in my old truck, along with two pairs of jeans, two shirts,
and my boots and set sail for East Texas State 100 miles to
the west. I arrived at 5:00 p. m. on a Friday afternoon.
I made my way to the Financial Aids Office and asked
the pretty lady there behind the desk if I might talk with a
counselor. She informed me everyone was gone for the weekend
and I should come back Monday. As I turned away for two more
nights in my truck, a voice said, "I'll talk with you." That
was the first time I saw him.
He was a handsome young red-haired man - maybe ten
years older than me. You could tell from the way he carried
himself that surely he had been an athlete considering that
powerful body. "Come on in and sit down," he said. Let me
stop here and ask you a question...
How many people do you know at any university, business,
or large church who would talk to a rather unkempt 18 year
old at 5:00 o'clock on a Friday afternoon?
For the next hour I told him my story. I concluded by
saying, "That's it, Mr. Lytle. I want to make my daddy
proud." He hadn't said a word the entire time. He just
listened. Finally he said, "Let's take a ride." We got in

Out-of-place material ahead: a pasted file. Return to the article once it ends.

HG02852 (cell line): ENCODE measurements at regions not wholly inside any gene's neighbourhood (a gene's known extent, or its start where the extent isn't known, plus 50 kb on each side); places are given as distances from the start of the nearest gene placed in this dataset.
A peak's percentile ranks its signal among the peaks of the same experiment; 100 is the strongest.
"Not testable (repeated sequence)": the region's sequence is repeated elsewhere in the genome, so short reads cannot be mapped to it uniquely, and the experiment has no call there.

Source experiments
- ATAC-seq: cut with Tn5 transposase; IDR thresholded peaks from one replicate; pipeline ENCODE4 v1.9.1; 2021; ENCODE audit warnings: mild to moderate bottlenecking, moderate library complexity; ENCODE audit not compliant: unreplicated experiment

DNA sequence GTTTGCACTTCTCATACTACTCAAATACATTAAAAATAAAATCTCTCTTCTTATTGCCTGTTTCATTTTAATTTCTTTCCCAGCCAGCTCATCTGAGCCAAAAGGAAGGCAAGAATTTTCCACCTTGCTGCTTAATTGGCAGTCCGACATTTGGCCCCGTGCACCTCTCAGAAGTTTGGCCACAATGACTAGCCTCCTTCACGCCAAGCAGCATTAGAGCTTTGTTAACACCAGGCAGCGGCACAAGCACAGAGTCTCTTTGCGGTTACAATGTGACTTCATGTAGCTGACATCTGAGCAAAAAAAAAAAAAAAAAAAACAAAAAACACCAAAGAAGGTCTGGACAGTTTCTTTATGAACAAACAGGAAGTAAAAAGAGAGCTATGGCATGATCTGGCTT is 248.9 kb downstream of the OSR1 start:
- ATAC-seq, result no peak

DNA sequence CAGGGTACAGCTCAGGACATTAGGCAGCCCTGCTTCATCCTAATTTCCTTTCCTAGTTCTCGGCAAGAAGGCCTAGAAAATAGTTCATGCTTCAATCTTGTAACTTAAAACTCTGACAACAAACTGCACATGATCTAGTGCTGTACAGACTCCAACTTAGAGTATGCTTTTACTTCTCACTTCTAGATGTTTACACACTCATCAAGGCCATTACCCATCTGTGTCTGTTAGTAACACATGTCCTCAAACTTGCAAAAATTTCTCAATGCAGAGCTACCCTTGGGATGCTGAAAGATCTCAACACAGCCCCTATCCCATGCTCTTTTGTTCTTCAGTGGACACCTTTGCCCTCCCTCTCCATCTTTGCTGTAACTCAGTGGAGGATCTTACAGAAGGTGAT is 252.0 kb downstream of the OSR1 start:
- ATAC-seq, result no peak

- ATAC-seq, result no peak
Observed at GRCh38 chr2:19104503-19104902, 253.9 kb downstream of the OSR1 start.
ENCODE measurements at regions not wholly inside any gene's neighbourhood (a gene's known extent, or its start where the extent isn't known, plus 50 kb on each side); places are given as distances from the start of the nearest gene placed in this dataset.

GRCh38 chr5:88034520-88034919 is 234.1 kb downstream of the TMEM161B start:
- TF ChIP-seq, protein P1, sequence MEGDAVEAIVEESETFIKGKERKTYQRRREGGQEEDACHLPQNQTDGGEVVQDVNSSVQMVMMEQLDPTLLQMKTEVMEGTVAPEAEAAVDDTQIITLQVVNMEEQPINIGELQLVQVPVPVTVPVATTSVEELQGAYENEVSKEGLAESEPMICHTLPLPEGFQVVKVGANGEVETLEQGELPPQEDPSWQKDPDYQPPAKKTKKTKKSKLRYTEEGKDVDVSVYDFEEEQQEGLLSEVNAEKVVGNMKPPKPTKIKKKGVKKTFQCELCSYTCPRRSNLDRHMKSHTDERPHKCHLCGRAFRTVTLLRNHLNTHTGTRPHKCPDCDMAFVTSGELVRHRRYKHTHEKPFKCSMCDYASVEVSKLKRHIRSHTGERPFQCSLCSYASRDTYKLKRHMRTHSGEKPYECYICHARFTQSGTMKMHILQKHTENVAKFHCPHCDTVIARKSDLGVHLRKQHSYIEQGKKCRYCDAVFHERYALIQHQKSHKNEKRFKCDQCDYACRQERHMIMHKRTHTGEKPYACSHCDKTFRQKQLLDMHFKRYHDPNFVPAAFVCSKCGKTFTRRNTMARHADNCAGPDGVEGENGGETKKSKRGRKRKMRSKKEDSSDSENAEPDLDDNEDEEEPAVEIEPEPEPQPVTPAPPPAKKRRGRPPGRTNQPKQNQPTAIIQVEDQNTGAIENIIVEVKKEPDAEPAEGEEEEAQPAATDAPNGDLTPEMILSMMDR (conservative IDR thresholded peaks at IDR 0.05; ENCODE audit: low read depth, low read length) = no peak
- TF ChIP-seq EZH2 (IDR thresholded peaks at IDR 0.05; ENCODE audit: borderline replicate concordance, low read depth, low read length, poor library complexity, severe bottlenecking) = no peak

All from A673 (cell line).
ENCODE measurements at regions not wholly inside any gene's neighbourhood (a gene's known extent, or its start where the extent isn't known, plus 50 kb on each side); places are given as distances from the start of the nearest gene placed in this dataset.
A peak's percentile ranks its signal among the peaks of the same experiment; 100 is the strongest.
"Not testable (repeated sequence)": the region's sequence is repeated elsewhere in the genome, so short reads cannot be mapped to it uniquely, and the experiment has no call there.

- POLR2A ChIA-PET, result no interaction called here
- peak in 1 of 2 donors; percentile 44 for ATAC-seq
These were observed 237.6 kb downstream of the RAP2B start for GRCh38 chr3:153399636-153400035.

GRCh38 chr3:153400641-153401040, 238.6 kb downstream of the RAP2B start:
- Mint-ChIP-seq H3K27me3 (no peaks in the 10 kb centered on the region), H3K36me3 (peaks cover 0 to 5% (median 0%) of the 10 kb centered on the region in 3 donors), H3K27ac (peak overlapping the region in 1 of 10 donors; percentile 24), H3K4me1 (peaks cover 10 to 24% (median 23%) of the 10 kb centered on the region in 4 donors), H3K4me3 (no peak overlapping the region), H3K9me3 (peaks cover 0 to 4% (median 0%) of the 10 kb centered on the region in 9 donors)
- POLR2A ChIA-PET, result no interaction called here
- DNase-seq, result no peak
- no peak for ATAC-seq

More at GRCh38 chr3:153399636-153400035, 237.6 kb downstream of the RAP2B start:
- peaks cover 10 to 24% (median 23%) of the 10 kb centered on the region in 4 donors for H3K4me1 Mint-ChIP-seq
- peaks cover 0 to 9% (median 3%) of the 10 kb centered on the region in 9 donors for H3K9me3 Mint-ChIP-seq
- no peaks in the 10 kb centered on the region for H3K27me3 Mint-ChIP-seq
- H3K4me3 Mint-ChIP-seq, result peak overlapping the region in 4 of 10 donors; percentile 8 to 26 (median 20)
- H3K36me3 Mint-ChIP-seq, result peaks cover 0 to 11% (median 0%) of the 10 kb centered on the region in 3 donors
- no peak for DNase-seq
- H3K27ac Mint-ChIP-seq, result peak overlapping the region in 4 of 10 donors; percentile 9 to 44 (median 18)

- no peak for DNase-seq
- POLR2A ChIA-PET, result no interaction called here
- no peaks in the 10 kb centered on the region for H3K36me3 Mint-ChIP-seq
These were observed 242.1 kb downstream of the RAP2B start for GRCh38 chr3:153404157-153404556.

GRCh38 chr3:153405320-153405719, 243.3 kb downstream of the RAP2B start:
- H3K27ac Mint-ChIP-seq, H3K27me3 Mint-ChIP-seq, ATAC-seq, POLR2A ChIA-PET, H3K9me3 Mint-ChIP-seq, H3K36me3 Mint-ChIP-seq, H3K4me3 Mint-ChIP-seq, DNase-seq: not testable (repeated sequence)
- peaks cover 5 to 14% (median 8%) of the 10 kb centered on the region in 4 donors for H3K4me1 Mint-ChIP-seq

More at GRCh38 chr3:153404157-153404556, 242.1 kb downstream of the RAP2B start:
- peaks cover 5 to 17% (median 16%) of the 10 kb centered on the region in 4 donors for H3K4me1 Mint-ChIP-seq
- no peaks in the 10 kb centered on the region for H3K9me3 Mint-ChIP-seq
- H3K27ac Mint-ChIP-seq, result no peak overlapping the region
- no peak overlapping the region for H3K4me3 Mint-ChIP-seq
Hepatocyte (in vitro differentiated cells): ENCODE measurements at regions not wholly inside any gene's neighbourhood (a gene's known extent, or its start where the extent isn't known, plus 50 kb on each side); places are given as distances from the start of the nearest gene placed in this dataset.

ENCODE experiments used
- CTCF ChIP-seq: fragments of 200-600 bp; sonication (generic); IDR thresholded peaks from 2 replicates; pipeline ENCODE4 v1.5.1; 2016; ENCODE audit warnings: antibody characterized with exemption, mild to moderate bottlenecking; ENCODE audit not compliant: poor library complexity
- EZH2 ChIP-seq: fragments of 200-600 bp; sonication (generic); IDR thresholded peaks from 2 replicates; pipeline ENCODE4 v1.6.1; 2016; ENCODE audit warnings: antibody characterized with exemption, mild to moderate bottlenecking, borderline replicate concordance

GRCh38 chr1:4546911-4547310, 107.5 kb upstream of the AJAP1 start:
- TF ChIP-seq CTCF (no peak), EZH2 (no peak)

his truck and drove eight miles out in the surrounding
country finally coming to rest at an old farmhouse.
Hay was visible jutting from most windows.
"This is mine and my daddy's," he said. "We can move
that hay out this weekend. It's not a bad place at all. This
old house has running water, electricity, and heat. We have
two large ponds on this place. You can catch some fish.
There's plenty of rabbits and squirrel if you want. I'll pay
you a dollar an hour to help us work cattle. It's really
more fun than it is work. Lot's of people come to help.
There's my farm gas tank over there. Don't steal me blind,
but you can get enough to make it to class. I'll come get
you Monday morning and we will start work on your financial
As he spoke those words so fresh in my memory now and
so long ago then, thoughts ran through my mind..."Why is
he saying these things? Why is he doing this? If I could run
a hundred in ten flat, I could see it. If I was a math whiz,
yes. If I was a violin prodigy...but I have nothing. I truly
am the least of these. The only thing I have is 13 Fs. Why